In triumphant karate movies where the brash young main character learns to fight and the value of his own self worth at the same time, the teachers always start with the most rudimentary basics they almost seem insulting. If you’re trying to become a better photographer, you could take a page out of that book before you look to upgrading digital SLR cameras or swapping camera lens filters. Yes, the crane kick is an important technique, but first you must learn to stand up, or in this case, how to hold a camera correctly.
It’s a small thing, but there are very few right ways, and infinite wrong ways. The latter will get in your way, make you slower to react with your camera, make crisp images more difficult to obtain, and may even make holding your camera more tiring.
1. Right Hand
Almost all cameras are “right-handed,” so put your right hand on the grip on the right side of the camera. Digital SLR cameras have nicely contoured ergonomic grips that fit in the pads of your fingers, fill your palm, and get your thumb and index finger in the right spot to reach buttons, dials, and most importantly, the shutter button. Point and shoot cameras may not have the heft and shape to fill your palm, but most of them feature a space clearly reserved for the right thumb and a small lip in the front of the camera to guide your support fingers.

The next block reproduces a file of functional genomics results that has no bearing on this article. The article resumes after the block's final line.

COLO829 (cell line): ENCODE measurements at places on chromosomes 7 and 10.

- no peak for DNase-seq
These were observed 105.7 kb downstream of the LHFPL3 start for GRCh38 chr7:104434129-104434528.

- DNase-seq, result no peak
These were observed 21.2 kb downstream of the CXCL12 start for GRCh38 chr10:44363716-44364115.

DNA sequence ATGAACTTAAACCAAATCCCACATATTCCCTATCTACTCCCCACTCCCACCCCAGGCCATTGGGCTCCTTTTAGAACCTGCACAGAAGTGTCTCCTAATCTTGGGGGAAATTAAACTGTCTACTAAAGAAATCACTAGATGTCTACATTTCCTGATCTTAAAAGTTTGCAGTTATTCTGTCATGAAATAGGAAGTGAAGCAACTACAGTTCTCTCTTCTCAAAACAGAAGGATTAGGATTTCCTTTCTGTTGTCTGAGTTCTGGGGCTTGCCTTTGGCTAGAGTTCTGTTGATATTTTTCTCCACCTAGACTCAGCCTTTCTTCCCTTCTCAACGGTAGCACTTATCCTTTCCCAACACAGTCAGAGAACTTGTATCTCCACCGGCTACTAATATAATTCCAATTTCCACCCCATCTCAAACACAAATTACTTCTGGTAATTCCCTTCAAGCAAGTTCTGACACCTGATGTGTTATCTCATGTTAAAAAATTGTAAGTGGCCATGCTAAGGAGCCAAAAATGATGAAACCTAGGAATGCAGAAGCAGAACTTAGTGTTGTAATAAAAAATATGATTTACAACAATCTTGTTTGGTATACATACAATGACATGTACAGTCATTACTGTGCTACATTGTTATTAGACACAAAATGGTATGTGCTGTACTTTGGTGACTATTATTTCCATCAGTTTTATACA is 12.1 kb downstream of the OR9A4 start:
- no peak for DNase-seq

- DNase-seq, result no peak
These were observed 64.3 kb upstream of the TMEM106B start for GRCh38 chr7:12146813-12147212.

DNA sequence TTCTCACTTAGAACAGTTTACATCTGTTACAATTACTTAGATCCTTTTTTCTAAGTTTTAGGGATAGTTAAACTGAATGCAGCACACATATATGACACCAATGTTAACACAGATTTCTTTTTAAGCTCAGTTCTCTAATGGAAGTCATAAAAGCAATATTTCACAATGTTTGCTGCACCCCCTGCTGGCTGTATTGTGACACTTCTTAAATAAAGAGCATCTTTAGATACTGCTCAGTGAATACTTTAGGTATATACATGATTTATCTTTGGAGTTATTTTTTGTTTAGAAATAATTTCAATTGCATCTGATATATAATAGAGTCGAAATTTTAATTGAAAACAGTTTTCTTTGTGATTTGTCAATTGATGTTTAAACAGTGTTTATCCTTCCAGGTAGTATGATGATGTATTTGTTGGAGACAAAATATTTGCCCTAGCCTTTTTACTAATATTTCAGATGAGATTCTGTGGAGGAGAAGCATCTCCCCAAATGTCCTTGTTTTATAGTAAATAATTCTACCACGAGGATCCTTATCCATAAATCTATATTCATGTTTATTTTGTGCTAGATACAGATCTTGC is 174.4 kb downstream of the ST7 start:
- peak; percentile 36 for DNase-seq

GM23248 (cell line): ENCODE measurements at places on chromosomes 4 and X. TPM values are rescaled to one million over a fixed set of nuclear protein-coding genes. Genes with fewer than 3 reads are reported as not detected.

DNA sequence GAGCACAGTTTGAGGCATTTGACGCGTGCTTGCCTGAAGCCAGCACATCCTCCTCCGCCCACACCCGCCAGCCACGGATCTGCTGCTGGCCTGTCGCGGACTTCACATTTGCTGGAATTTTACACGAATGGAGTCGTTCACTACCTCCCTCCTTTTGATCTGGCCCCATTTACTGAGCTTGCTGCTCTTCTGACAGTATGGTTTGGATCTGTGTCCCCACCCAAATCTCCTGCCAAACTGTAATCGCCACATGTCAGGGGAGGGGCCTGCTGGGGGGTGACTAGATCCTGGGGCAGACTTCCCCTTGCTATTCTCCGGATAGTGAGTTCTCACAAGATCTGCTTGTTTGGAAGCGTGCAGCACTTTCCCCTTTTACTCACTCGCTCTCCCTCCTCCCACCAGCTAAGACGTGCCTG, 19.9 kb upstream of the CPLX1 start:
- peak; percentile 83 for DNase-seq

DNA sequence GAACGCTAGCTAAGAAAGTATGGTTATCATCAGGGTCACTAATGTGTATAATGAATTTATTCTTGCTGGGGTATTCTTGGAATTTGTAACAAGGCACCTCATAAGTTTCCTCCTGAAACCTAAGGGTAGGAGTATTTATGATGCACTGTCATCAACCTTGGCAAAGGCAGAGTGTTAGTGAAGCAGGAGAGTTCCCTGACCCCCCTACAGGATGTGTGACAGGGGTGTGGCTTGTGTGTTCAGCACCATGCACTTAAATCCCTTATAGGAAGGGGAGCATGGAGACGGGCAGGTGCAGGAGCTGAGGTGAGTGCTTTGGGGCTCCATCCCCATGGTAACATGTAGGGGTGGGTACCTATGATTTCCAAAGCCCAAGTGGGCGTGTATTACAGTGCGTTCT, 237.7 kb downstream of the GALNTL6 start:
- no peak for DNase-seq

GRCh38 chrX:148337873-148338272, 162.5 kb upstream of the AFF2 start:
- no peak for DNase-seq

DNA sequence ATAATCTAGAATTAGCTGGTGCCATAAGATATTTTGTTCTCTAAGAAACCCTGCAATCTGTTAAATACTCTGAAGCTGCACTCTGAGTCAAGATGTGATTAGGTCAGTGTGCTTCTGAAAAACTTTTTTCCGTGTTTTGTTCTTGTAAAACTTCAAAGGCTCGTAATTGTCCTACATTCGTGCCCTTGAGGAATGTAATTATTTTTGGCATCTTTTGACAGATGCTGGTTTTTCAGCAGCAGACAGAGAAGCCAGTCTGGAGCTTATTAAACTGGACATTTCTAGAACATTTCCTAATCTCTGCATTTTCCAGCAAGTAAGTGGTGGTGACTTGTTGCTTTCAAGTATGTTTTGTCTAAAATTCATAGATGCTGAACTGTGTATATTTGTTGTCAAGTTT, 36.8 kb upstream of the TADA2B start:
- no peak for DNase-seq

2. Left Hand
You left hand supports the rig. With a digital SLR, start with your left hand open, palm up and the pinky-side of your hand close to your body. Your thumb, palm, and index finger make a firm, strong cradle to stabilize and grip your camera. Sit the lens in that cradle so your fingers can easily manipulate the zoom ring and so the weight and heft of the camera sit squarely and securely in your palm. With a point and shoot, you make the same cradle, but you may want to use point your index and middle finger to grip the side of the camera. This puts the body back into your hand so your palm offers the same stabilization as with a larger camera. Instead of squeezing your camera body between two fingers, let it rest in your hand so your more relaxed fingers can stabilize.
With these basics, you won’t introduce camera shake with your hands. Follow them and you won’t be actively making your photos worse by holding your camera wrong.
Life is shaky. Sometimes it’s dark, requiring a slow shutter speed. You will inevitably come up against situations when you need to hold your camera especially still. The first step is positioning your arms close to your body. This goes for digital SLR cameras and point and shoot cameras. Never again commit the sin of holding your camera out at arm’s length in front of your body. Both elbows should be touching your torso. With a viewfinder, place it gently against your face and focus on keeping your arms supported against your body. With an LCD screen, you have to hold the camera a little further from your body, but minimize that distance so your left forearm isn’t floating out in front of you.
The art of holding digital SLR cameras correctly is simple to comprehend, but requires time and practice to master. Move slowly and consciously as you develop the muscle memory necessary to the steadiest camera grip necessary to regularly capture clear, crisp, blur-free photos.